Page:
a good implementation with TLS support.

hpcu -- PRIMARY-CLIPBOARD unifier
An improved replacement for autocutsel in selection synchronization "mode":

- using only one OS process;
- not polling selections twice a second unnecessarily;
- calling SetSelectionOwner on change even when it already owns the selection,
so that XFIXES SelectionNotify events are delivered;
- not using cut buffers for anything.

Only UTF8_STRING-convertible selections are synchronized.

hasp -- (lib)asciidoc syntax preprocessor
Provisional tool to make libasciidoc understand more syntax, namely
two-line/underlined titles for my Gitea projects.

ht -- terminal emulator
Similar scope to st(1). Clever display of internal padding for better looks.

hib and hic -- IRC bouncer and client
An IRC client is a good starting application for building a GUI toolkit, as the
UI can afford to be truly minimalistic and most of it is text.

To resolve an issue I have with my current IRC client, the client is going to be
split into two parts: a bouncer that manages all connections and state, and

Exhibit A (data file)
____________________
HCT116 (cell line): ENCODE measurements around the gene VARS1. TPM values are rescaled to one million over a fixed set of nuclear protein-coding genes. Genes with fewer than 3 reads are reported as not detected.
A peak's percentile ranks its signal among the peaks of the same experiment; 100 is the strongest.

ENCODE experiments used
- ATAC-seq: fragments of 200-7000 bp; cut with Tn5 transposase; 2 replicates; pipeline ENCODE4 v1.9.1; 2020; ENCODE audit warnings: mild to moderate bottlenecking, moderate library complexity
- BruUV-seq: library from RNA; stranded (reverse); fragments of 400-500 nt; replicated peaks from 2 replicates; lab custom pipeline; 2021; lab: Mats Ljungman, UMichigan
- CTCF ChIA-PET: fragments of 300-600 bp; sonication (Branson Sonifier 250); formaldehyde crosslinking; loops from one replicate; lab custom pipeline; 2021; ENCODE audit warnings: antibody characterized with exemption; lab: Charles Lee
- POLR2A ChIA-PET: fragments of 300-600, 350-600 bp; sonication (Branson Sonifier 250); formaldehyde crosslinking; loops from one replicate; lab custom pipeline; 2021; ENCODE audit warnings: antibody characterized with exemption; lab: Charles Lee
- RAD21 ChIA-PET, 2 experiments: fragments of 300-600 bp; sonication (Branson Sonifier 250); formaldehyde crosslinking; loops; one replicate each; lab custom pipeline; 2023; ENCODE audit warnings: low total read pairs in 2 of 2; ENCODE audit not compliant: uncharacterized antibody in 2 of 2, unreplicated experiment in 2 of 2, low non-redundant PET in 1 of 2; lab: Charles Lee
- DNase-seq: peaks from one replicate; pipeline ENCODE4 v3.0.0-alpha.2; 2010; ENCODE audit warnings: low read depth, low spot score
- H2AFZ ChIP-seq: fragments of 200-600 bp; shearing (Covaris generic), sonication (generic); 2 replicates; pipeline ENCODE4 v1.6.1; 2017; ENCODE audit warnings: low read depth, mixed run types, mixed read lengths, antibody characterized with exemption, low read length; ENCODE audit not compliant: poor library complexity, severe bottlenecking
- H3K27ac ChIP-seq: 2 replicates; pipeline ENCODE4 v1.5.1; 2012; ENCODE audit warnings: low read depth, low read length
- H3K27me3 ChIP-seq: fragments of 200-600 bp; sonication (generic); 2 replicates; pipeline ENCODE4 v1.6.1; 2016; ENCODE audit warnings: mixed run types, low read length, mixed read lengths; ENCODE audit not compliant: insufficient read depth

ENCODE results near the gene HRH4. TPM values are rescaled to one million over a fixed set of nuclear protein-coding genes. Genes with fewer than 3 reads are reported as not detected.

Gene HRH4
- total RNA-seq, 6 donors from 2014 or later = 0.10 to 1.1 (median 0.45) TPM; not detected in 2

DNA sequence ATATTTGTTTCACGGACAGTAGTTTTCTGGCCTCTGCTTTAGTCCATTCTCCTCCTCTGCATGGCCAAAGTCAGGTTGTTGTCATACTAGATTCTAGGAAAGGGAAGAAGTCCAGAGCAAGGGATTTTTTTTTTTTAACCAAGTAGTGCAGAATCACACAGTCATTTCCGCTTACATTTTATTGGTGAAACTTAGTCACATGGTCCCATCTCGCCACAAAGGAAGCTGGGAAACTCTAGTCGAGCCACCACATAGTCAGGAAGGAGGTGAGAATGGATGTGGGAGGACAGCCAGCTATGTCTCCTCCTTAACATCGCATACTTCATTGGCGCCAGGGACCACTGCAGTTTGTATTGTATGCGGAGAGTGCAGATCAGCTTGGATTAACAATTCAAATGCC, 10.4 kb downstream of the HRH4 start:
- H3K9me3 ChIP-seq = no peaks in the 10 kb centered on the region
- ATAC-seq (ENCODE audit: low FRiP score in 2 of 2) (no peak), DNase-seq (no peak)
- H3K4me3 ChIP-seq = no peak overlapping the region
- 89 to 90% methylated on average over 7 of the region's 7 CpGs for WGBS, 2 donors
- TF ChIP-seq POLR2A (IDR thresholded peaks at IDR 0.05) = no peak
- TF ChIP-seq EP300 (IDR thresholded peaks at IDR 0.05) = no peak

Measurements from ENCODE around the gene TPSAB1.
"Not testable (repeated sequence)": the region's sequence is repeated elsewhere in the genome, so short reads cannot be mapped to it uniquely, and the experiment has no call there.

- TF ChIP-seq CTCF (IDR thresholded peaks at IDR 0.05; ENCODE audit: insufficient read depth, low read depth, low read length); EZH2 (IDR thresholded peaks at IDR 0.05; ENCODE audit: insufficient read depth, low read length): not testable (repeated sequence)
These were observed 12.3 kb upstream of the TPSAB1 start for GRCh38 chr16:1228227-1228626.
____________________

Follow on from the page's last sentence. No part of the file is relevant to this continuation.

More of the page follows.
a separate GUI that communicates with the backend over TLS/WebSocket. Perhaps
only the per-buffer input line is going to be desynchronized.


The higher-level client-server API could be made rather generic to allow for
smooth integration with non-IRC "backends" such as Slack or Mattermost.

he -- text editor
VIM controls, no scripting, no syntax highlight, single-file, made for
variable-width/proportional fonts. Initially done primarily to produce a text
editing widget, which is going to be an interesting challenge, arguably better
solved by whole program composition. Scintilla may provide some inspiration.

In the second stage, support for the Language Server Protocol will be added so
that the project can be edited using its own tools. Some scripting, perhaps
a tiny subset of VimL, might be desirable. Or other means of configuration.

Visual block mode or the color column may still be implemented.

The real model for the editor is Qt Creator with FakeVIM, though this is not to
be a clone of it, e.g. the various "Output" lists could be just special buffers,
which may be have names starting on "// ".

- http://doc.cat-v.org/plan_9/4th_edition/papers/sam/

ho -- all-powerful organizer
Zettelkasten with fulltext search, arbitrary reciprocal links, arbitrary tags.
Flat storage. Should be able to use translation dictionaries for search hints.